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Primary Sclerosing Cholangitis Overlapping with IBD

  • João Sabino
  • Joren tenHove
  • Joana Torres
Chapter

Abstract

Primary sclerosing cholangitis is a chronic and progressive cholestatic disease, characterized by inflammation and fibrosis of the intrahepatic and/or extrahepatic ducts, that may result in liver cirrhosis and eventually end-stage liver disease. No medical treatment is available, and liver transplantation remains the only curative option, albeit with an elevated recurrence rate. Having a diagnosis of inflammatory bowel disease is the strongest risk factor for PSC development, since 70% of patients with PSC have underlying IBD, most frequently ulcerative colitis. For unknown reasons, the coexistence of PSC with IBD seems to modify the IBD phenotype and disease course. PSC-IBD patients typically have extensive colonic involvement, albeit with mild inflammatory activity and symptoms, rectal sparing, backwash ileitis, and increased risk of developing pouchitis after proctocolectomy. Furthermore, some studies suggest that there may exist an inverse relationship between PSC disease severity and IBD activity. Importantly, patients with PSC-IBD present a very high risk of developing colorectal neoplasia, usually located in the right colon, requiring routine endoscopic surveillance (preferably using chromoendoscopy) every year, starting from the moment PSC is diagnosed.

No specific biomarker for diagnosing PSC exists. For prognostic purposes, the most commonly used important surrogate endpoints are alkaline phosphatase, bilirubin, transient elastography, and histology. No biomarker has proven to be accurate in diagnosing any of PSC’s complications such as cholangiocarcinoma or colorectal neoplasia, and therefore surveillance is paramount. The management of the IBD follows the same approach as for patients with IBD alone. Close articulation with a specialized hepatologist is warranted when considering treatment options for PSC and for correct follow-up of the patient.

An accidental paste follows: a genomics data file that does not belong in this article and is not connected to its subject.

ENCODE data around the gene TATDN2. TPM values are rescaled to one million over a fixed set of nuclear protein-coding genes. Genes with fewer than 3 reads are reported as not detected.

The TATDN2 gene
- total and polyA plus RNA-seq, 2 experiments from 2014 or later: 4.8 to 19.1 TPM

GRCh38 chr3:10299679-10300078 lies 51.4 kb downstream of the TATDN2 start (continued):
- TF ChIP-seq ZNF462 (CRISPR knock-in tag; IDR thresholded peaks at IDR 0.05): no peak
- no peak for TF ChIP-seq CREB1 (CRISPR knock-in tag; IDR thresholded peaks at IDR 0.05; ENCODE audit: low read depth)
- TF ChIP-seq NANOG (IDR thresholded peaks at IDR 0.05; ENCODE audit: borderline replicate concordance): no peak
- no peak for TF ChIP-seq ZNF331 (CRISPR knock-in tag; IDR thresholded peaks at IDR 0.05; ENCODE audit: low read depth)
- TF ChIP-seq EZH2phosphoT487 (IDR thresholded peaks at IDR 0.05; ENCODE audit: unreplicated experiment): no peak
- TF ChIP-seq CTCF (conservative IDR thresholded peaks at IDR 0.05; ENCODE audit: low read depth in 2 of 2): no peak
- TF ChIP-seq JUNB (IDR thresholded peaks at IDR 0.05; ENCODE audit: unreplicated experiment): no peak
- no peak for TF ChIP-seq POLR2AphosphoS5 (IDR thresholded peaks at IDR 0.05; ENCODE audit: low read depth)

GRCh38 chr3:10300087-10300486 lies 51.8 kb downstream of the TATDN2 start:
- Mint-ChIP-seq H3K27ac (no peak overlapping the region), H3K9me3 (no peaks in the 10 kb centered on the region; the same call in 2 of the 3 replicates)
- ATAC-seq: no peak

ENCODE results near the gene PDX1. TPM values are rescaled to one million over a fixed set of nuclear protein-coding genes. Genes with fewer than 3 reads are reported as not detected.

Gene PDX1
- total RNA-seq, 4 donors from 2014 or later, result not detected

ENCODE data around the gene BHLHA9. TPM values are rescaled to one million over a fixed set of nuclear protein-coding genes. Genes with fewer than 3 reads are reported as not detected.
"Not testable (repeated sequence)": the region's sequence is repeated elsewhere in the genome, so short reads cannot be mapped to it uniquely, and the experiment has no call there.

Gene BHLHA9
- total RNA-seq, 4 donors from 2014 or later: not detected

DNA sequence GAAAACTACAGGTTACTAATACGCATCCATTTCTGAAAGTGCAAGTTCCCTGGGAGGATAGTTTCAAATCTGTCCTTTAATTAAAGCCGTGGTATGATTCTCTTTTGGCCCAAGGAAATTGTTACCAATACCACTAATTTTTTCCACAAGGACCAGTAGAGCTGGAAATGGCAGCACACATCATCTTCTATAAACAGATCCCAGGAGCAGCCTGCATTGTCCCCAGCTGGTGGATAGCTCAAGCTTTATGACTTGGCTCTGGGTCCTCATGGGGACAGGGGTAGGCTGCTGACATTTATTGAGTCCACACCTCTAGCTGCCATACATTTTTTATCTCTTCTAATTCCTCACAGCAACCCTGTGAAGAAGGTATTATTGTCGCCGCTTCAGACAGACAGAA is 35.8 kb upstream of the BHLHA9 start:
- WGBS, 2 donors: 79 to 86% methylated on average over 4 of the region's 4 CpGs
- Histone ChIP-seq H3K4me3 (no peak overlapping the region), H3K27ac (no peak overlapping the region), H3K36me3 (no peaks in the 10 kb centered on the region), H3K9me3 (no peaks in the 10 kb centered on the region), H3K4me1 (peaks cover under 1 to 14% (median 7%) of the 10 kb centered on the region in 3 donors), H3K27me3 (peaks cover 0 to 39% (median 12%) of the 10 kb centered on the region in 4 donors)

Notes

Acknowledgments

We would like to thanks Afonso Gonçalves, MD, for providing the magnetic resonance cholangiopancreatography images. We would like to thanks Joana Nunes, MD, for proofreading the manuscript and providing suggestions.

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Copyright information

© Springer Nature Switzerland AG 2019

Authors and Affiliations

  • João Sabino
    • 1
  • Joren tenHove
    • 2
  • Joana Torres
    • 3
  1. 1.Department of Gastroenterology and HepatologyUniversity Hospitals of LeuvenLeuvenBelgium
  2. 2.Department of Gastroenterology and HepatologyUniversity Medical Center UtrechtUtrechtThe Netherlands
  3. 3.Gastroenterology DepartmentHospital Beatriz ÂngeloLouresPortugal

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